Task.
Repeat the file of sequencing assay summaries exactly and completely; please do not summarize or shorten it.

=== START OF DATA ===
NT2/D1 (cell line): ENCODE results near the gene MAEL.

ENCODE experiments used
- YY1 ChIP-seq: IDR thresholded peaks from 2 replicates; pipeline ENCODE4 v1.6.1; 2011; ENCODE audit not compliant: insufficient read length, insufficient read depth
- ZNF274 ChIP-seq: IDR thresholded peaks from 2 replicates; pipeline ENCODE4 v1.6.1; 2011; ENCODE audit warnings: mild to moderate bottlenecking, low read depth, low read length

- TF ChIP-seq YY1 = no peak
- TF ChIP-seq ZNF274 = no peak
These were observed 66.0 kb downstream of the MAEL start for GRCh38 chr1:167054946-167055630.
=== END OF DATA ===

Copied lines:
NT2/D1 (cell line): ENCODE results near the gene MAEL.

ENCODE experiments used
- YY1 ChIP-seq: IDR thresholded peaks from 2 replicates; pipeline ENCODE4 v1.6.1; 2011; ENCODE audit not compliant: insufficient read length, insufficient read depth
- ZNF274 ChIP-seq: IDR thresholded peaks from 2 replicates; pipeline ENCODE4 v1.6.1; 2011; ENCODE audit warnings: mild to moderate bottlenecking, low read depth, low read length

- TF ChIP-seq YY1 = no peak
- TF ChIP-seq ZNF274 = no peak
These were observed 66.0 kb downstream of the MAEL start for GRCh38 chr1:167054946-167055630.